Game Changers in Pediatrics 2011

Laurie Scudder, DNP, PNP


November 23, 2011

In This Article

Otitis Media: The Saga Continues

Two important studies were published in the New England Journal of Medicine in January 2011 that called into question the current recommendations for watchful waiting for acute otitis media (AOM) particularly in younger children. The first study, a randomized controlled trial conducted in Finland, compared amoxicillin-clavulanate to placebo in children between the ages of 6 and 35 months of age.[18] Treatment failure was much higher in the placebo group (44.9%) than in the intervention group (18.6%, P < .001), a difference that was apparent by day 3. The second study, also a randomized controlled trial, was conducted at 2 centers in the United States and included just under 300 children between the ages of 6 and 23 months.[19] This trial, too, compared amoxicillin-clavulanate to placebo for treatment of children who met stringent diagnostic criteria for AOM. As was noted in the Finnish study, clinical failure was markedly reduced with treatment. Treatment failure had occurred by day 4-5 in 23% of the placebo group but in only 4% of treated children. At the end of the 10-day course of medication, treatment failure had occurred in 16% of treated children and 51% of children on placebo. Treatment was also associated with more rapid resolution of middle ear effusion and a lower likelihood of persistent infection.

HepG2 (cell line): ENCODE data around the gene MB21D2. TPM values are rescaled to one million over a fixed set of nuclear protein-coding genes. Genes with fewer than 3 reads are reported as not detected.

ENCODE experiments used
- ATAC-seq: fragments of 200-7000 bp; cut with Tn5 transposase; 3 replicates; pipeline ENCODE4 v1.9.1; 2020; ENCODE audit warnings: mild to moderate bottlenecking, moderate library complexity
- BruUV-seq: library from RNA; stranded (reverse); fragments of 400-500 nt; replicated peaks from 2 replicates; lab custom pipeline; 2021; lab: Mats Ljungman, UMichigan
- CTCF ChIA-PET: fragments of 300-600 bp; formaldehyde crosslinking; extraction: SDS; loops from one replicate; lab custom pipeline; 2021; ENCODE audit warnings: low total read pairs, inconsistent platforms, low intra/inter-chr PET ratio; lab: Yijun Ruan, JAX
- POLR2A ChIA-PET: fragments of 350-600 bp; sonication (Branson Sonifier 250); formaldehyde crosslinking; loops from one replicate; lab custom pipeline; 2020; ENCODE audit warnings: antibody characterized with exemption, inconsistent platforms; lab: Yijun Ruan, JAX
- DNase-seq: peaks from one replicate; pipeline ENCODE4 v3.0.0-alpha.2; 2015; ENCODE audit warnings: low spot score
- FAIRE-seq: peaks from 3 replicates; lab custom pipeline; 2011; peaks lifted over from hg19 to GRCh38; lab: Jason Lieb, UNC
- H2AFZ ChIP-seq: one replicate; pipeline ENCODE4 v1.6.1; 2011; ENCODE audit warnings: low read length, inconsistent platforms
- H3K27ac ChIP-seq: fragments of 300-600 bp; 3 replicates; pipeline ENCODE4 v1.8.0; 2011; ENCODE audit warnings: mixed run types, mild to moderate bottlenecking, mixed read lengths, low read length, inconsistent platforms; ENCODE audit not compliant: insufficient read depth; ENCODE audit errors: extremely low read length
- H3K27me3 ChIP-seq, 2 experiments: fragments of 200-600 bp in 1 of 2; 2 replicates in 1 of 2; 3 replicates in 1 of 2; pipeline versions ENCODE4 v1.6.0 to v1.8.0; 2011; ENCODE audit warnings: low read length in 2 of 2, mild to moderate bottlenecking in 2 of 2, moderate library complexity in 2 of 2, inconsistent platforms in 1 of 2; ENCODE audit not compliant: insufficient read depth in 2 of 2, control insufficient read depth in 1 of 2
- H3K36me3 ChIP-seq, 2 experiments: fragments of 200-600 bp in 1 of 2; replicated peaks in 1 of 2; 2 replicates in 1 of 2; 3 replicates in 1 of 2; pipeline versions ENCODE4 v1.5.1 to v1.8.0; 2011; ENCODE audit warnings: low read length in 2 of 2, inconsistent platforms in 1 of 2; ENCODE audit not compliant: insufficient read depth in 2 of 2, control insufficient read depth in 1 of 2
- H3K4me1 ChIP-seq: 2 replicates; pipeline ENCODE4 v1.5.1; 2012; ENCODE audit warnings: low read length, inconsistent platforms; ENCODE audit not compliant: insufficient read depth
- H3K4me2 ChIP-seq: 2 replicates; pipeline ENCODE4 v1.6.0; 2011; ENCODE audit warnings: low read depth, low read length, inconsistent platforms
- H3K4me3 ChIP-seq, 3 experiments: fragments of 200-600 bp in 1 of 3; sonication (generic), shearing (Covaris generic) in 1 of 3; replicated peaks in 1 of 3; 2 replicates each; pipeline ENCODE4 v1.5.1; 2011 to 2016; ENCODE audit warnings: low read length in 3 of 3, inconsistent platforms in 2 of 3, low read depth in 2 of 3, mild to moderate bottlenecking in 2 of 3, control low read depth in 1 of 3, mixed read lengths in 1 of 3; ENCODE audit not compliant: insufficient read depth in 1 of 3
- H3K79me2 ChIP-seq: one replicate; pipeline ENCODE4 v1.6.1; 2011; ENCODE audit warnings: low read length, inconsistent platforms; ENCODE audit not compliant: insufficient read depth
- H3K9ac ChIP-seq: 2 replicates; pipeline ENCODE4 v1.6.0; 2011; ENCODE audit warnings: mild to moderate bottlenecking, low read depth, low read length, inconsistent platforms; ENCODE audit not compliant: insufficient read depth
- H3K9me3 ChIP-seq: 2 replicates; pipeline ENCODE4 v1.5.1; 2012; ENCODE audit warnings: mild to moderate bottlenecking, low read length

Other key points:

  • Failure rates were much higher in these studies than in earlier studies, including those considered in the development of the 2004 AAP guideline for diagnosis and management of AOM.[20] This difference may be attributed to the use of stringent diagnostic criteria in these trials.

  • Adverse events, most notably diarrhea and diaper dermatitis, were higher in the treatment groups and the majority resolved without intervention. In the US study, one child in the placebo group developed mastoiditis.

  • The resolution of symptoms such as fever occurred more quickly in the treatment groups in both studies.

Why Is This a Game Changer?

In commenting on these studies, William T. Basco, Jr., MD, Director, Division of General Pediatrics at Children's Hospital of Medical University of South Carolina noted that the results of both must be seriously considered as they provide some of the best data yet on what to expect with either observation or active treatment of AOM in young children. He emphasizes a point noted by the Finnish researchers: while the failure rate in their placebo group was much higher than in previous studies, this may be because earlier trials used less stringent diagnostic criteria at entry. Use of less stringent criteria for diagnosis means fewer of those children would have experienced clinical failure given that they might not have had AOM in the first place. That was not the case in these trials -- these children met very clear diagnostic criteria and definitely had AOM. As noted by Jerome O. Klein, MD, a Professor of Pediatrics at Boston University School of Medicine, in an accompanying editorial, the issue of watchful waiting vs antibiotics for AOM has been controversial since the guidelines were issued and a well-designed study was needed to definitively answer the question as to whether AOM is a treatable illness.[21] These 2 studies appear to answer that question with a very clear "yes."


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